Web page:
3835 CAMPUS DR
COLLEGE PARK, MD 20742-0001
Hosted by the LACS Graduate Collective and the URPD Seminar Committee
Dr. Maria Atuesta
PhD in Urban Planning, Harvard University
Postdoc at UPenn's Center for Latin American and Latinx Studies
How do communities find residential stability in an unstable world? This question is urgent in relation to groups who have experienced turmoil and displacement in their immediate past. In the recent history of Colombia, a decades-long civil conflict has produced more than 6 million internally displaced persons (IDPs). They have followed a migration pattern from rural areas—disproportionally affected by conflict—to urban centers, echoing cases in many nation-states where civil conflicts or climate change increasingly displace families to a multiplicity of urban centers. This ethnography follows different communities of displaced persons through the struggles they go through, and social practices they adopt, in the making of new forms of residential stability understood here through the creation of new neighborhoods. It shows that there are different types of neighborhoods with different neighborhood sponsors, each one having a unique impact on displaced residents' claims on the city.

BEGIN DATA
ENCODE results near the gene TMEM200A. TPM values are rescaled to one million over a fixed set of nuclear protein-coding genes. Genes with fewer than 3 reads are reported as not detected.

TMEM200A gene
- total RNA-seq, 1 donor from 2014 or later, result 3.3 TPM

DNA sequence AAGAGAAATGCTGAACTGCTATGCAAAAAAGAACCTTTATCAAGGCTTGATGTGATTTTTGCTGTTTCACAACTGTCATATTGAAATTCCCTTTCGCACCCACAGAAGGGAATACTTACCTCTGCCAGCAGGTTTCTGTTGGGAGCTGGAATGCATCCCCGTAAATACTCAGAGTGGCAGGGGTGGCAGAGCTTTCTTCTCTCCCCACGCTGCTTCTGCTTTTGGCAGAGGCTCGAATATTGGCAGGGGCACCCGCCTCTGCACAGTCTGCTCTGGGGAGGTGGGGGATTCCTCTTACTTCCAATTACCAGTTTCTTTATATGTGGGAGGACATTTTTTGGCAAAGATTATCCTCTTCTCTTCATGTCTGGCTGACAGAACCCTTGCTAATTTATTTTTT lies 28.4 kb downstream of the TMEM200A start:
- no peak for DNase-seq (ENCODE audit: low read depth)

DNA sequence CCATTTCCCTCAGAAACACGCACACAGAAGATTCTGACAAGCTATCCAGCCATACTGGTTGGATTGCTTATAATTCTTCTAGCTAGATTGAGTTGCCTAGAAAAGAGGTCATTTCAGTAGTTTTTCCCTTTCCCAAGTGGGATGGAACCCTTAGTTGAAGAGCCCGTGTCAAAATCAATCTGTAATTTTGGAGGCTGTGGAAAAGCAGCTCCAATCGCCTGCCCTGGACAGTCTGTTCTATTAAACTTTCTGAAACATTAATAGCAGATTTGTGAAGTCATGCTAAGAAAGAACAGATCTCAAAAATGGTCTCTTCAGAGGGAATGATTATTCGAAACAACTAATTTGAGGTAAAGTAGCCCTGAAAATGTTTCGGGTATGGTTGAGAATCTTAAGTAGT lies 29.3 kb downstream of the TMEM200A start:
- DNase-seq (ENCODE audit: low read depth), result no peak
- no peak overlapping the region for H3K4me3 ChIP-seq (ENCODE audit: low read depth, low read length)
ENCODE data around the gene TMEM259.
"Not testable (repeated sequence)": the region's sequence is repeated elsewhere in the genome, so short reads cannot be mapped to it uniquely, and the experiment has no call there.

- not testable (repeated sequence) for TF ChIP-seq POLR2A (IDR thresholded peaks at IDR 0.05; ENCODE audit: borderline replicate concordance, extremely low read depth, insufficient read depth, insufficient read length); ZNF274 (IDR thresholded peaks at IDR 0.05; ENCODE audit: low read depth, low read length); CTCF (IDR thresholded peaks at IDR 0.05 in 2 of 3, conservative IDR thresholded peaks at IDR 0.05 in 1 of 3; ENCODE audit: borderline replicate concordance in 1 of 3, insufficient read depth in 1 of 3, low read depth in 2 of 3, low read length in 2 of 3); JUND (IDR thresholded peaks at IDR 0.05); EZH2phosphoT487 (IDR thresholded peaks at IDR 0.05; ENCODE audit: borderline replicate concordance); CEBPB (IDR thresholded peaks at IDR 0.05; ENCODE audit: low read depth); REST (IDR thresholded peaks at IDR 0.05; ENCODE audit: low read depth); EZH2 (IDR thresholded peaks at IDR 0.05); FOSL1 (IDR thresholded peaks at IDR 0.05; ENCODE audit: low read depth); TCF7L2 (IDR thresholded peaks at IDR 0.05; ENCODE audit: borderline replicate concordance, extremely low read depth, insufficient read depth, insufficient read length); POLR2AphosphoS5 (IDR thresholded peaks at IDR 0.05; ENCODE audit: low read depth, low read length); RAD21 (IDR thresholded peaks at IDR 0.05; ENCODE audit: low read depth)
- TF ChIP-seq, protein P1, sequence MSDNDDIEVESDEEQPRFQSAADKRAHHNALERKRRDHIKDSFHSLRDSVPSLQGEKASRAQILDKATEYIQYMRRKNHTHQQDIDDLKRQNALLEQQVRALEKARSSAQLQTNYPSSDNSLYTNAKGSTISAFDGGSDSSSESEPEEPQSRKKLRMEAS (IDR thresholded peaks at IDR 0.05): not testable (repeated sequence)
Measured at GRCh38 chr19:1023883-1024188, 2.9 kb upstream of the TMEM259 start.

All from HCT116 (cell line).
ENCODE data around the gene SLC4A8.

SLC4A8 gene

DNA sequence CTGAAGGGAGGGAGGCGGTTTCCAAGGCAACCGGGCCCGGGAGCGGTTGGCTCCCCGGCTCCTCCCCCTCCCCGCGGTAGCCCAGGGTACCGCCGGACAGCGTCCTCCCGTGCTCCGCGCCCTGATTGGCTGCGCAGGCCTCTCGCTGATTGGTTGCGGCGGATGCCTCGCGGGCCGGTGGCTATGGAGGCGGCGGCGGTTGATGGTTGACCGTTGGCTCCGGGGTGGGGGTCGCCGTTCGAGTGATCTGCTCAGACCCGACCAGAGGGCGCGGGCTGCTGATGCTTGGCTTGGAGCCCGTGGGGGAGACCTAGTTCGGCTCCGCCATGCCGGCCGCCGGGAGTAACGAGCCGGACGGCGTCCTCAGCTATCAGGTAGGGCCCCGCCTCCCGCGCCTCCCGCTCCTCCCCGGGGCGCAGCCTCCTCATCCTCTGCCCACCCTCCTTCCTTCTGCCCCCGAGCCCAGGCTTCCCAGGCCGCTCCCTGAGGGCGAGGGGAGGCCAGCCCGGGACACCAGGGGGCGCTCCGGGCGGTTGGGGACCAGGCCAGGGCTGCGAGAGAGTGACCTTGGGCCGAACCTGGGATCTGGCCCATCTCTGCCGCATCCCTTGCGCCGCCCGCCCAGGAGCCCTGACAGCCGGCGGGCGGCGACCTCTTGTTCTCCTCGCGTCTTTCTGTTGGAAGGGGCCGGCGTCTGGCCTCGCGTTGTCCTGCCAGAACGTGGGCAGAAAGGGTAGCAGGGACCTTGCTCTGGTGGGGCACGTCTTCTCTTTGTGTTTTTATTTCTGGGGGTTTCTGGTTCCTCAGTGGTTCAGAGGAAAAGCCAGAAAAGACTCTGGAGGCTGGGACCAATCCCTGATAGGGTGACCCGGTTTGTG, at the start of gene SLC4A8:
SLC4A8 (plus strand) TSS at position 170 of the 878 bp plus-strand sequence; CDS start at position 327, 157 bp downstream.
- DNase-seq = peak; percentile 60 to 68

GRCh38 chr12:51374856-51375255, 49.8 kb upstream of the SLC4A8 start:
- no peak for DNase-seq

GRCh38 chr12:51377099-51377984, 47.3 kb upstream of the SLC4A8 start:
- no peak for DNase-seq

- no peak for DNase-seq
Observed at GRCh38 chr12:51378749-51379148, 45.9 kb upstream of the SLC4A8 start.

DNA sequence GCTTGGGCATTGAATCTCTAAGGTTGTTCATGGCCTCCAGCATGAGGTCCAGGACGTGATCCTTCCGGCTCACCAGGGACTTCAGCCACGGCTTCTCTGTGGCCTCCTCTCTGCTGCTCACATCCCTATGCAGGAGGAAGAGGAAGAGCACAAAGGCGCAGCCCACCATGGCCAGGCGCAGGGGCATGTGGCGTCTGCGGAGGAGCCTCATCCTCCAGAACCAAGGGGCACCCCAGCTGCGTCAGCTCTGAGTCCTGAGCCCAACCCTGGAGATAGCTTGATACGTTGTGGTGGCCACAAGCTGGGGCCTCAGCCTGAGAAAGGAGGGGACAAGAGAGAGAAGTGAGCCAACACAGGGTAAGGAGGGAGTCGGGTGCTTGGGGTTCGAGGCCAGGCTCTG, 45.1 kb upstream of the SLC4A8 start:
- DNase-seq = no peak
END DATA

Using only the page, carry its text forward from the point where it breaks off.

Dr. Maria Atuesta is currently a Postdoctoral Fellow at the University of Pennsylvania’s Center for Latin American and Latinx Studies. She has several years of experience doing research in urban studies and she loves reading and writing ethnographies. Her dissertation work which is an ethnography of neighborhood formation in Colombia received the Gill Chin Lim Award in International Planning and has been commended for its careful methodological design and explorations. Her areas of expertise include social housing, migration and displacement, urban informality, and regional development.
She has a PhD in Urban Planning from Harvard University, a master’s in city and Regional Planning from UC Berkeley, and a double major in economics and history from Universidad de los Andes. She has experience working as an external consultant for the World Bank, and as an analyst for Colombia’s National Department of Planning. Her expertise since her PhD has focused on applying an urban sociological perspective to the creation of new public housing projects and informal settlements in cities, and how they transform spatially and socially into new neighborhoods. In her work she has used mixed methods, combining both qualitative and quantitative thinking, through several multi-disciplinary collaborations. Specifically, she has conducted empirical analysis combining in-depth interviewing and participant observation, with regression and clustering. She has applied these different methodologies working in policy-oriented and social impact projects sponsored by multilateral organizations, public offices, and academic research centers.